Wednesday, February 3, 2016

Triathlon Training - How to Ride Long

In this article, I will share some ideas about how to approach the most important training session of your week -- the long ride.


To start I asked Coach KP, for his thoughts on long rides. He came back with some good advice.

  • Know what you want to accomplish (today and tomorrow) before you leave;
  • Fuel and hydrate appropriately for what you want to accomplish; and
  • Be able to finish strongly over the second half or so that you are able to choose your efforts rather than have them dictated to you via fatigue.

Train like you want to race, finish strong.


If you only remember the three points above then that's enough. What follows are some additional thoughts that get into the logic behind the key cycling workouts that I have included in the program.

A summary of the key limiters we face in long course racing:

1. Cycling endurance
2. Recovery
3. Muscular Endurance Overall
4. Flat TT strength

With this in mind, if you have extra time and energy then you are nearly always best served by riding more often, or longer. Wen you consider periods of sport-specific overload, always start with the bike. It is the safest place to extend your endurance and it provides the biggest return with your racing.

Athletes that live in hilly, or mountainous, terrain must make time to work on their flat TT skills. Long steady state main sets on flat terrain (TT position) are an essential part of long course training often overlooked. Aim for even paced riding on the aerobars. Your optimal bike position is what is comfortable after 4-6 hours of steady riding on the aerobars.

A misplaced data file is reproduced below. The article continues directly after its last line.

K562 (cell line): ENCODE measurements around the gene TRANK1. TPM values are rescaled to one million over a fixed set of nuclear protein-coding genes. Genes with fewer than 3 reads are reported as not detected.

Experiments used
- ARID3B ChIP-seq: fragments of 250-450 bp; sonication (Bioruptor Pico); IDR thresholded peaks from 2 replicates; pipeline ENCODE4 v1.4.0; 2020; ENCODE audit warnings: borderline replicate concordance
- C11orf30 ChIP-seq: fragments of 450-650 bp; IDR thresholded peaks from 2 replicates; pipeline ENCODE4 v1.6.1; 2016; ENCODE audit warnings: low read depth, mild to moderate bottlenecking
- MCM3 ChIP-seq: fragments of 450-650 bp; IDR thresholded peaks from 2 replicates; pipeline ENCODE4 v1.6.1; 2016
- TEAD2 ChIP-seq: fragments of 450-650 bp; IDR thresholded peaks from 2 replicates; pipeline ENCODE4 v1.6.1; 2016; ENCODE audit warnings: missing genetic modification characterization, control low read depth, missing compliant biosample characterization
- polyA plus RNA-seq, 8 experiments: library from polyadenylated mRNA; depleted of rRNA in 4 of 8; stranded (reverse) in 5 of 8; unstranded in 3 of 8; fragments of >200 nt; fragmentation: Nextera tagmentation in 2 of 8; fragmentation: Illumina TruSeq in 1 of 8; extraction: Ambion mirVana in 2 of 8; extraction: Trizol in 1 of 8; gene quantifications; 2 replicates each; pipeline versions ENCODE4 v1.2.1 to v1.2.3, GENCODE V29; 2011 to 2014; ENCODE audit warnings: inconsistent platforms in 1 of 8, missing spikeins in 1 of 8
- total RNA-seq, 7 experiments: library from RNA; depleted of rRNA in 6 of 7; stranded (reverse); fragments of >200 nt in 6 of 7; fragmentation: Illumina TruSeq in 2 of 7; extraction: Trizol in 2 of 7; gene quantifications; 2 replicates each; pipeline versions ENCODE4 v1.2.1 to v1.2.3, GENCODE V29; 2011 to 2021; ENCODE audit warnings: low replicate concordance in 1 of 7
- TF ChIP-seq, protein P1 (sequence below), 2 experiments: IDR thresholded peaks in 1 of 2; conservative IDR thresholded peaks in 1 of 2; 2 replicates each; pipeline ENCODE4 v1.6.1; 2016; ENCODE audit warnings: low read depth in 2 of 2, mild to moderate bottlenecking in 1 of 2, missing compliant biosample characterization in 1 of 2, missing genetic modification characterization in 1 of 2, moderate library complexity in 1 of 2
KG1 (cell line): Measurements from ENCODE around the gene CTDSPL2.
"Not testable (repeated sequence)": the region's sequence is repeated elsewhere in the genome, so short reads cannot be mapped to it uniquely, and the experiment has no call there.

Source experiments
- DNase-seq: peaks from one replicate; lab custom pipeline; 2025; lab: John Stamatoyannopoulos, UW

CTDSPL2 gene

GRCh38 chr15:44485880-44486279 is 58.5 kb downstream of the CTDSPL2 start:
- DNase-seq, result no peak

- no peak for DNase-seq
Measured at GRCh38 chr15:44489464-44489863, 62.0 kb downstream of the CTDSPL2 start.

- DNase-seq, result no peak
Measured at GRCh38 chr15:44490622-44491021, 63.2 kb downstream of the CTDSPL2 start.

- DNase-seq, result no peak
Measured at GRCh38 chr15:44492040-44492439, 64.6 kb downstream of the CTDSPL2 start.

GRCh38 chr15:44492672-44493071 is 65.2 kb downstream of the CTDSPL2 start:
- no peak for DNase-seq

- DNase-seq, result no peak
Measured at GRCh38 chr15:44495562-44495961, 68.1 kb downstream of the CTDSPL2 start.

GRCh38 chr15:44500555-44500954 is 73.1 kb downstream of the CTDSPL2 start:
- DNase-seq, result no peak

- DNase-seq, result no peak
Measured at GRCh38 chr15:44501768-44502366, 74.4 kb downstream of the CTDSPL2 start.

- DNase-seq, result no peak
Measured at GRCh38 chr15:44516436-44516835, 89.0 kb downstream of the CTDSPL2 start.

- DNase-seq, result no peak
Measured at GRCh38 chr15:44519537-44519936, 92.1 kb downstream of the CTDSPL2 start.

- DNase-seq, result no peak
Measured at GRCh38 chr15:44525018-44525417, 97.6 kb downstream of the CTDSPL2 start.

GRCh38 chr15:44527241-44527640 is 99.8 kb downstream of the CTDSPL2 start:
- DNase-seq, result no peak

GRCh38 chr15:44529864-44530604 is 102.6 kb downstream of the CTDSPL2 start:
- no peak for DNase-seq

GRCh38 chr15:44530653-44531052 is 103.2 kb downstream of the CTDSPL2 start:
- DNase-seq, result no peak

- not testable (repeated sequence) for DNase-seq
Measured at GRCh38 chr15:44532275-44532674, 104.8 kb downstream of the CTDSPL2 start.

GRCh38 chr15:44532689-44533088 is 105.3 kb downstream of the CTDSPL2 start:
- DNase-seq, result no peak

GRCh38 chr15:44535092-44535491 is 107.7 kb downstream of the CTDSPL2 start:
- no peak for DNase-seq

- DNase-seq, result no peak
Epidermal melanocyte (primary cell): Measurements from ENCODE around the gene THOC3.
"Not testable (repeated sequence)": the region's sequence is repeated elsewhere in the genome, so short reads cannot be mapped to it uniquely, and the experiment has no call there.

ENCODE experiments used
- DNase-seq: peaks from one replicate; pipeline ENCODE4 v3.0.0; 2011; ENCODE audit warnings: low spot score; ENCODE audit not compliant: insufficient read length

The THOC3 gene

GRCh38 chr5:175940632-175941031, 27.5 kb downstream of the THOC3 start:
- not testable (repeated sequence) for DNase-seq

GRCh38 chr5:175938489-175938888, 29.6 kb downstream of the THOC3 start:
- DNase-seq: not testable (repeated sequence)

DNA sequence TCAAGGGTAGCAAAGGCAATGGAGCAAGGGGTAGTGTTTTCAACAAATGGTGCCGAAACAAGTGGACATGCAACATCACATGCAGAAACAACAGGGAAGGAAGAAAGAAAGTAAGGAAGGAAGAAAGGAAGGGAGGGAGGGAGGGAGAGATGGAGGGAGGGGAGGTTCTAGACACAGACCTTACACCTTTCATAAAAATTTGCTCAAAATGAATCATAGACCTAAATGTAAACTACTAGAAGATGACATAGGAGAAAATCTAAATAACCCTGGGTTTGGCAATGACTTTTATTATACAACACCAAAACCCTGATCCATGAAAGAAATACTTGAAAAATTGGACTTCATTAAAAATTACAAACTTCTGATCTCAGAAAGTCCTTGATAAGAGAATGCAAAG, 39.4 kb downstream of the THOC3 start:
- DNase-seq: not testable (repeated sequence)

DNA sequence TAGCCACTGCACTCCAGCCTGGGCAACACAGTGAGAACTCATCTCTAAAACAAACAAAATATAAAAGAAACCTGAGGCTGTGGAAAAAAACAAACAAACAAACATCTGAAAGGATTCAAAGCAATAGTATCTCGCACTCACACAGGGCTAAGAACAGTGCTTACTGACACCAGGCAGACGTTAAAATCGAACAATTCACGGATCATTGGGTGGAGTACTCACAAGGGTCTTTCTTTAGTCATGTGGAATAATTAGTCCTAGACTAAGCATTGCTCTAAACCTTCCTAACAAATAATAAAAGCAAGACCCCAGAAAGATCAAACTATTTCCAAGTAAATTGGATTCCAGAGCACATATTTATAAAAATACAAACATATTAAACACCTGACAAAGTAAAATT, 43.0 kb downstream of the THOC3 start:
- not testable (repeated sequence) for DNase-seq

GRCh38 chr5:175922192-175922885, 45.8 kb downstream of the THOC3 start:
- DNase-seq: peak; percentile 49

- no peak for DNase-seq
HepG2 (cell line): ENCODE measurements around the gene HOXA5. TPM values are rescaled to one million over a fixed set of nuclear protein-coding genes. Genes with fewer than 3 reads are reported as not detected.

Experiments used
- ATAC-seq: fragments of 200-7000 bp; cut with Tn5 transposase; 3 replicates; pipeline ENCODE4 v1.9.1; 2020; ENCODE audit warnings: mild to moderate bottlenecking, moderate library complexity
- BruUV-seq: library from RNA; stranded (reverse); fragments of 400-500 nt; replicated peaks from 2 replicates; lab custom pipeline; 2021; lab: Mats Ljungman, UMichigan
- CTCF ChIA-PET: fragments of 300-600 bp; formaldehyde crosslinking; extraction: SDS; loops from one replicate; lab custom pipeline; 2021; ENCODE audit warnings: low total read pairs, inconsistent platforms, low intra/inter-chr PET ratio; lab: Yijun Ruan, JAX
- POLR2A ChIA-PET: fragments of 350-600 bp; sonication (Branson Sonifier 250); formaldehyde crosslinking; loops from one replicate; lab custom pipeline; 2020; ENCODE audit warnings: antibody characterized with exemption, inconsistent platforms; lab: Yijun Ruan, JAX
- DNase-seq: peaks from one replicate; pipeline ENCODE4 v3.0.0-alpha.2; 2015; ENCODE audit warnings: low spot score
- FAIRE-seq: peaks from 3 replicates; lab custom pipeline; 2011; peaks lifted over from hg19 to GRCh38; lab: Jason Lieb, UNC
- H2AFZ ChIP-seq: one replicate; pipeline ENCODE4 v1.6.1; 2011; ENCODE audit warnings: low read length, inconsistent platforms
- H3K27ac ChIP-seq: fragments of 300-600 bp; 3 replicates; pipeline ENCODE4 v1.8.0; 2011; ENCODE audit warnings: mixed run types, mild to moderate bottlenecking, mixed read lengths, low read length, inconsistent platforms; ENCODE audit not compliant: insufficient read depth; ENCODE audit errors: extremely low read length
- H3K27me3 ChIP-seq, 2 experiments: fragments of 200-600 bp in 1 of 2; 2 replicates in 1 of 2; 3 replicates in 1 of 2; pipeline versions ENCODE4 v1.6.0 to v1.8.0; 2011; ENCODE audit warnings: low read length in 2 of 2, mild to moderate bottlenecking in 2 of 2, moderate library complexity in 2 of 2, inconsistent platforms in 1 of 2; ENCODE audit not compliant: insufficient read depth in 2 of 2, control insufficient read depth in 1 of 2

Comfort is speed.


IM Canada Specific Long Ride...

Main Sets in Order
40 mins steady
Long climb, steady
40 mins steady
Big gear session

Those main sets should be placed inside a long ride -- remember that you will be wise to step DOWN from your best training performance on race day.

For a race like Lake Placid, you would want to substitute rolling hills for the long climb. For any Ironman course, I see merit in finishing with a big gear session.


The Classic Race Simulation Ride

You want to make your Race Sim rides as close as possible to the conditions (terrain, weather) that you will face on race day.

5.5 hours as 1/3rd easy, 1/3rd steady (goal IM effort), 1/3rd slightly over steady -- odds are you will over-estimate your steady ability. Run 2-3 miles off the bike as a reality check -- are you ready to run a marathon?

A few weeks later repeat with a more moderate definition of steady (most likely -- just repeat if you got it right!). Second time use 60/60/60 (kilometers) instead of time.

Have an honest assessment of what you can tolerate on the bike and be able to run WELL for the ENTIRE marathon.


While you are riding, it is normal to look at average speed and try to calculate your bike split. I highly recommend that you relieve yourself of time goals for IM -- we have zero idea what will happen when we go that long. Enjoy the experience, focus on the correct effort level and let the time take care of itself.

To ensure that you have enough energy for your key sessions, at least half of your run volume should be easy pace or slower. Your most challenging run is your long run -- challenge yourself with steady endurance, not fast pacing.

When faced with a choice between running more often and running longer... run more often.

If you are new to cycling, over 35, or female then I recommend strength training. There is a huge difference between 1 session a week and nothing.

Remember to have fun and not to take it too seriously -- we are (after all) simply swim/bike/running around in circles!

gordo

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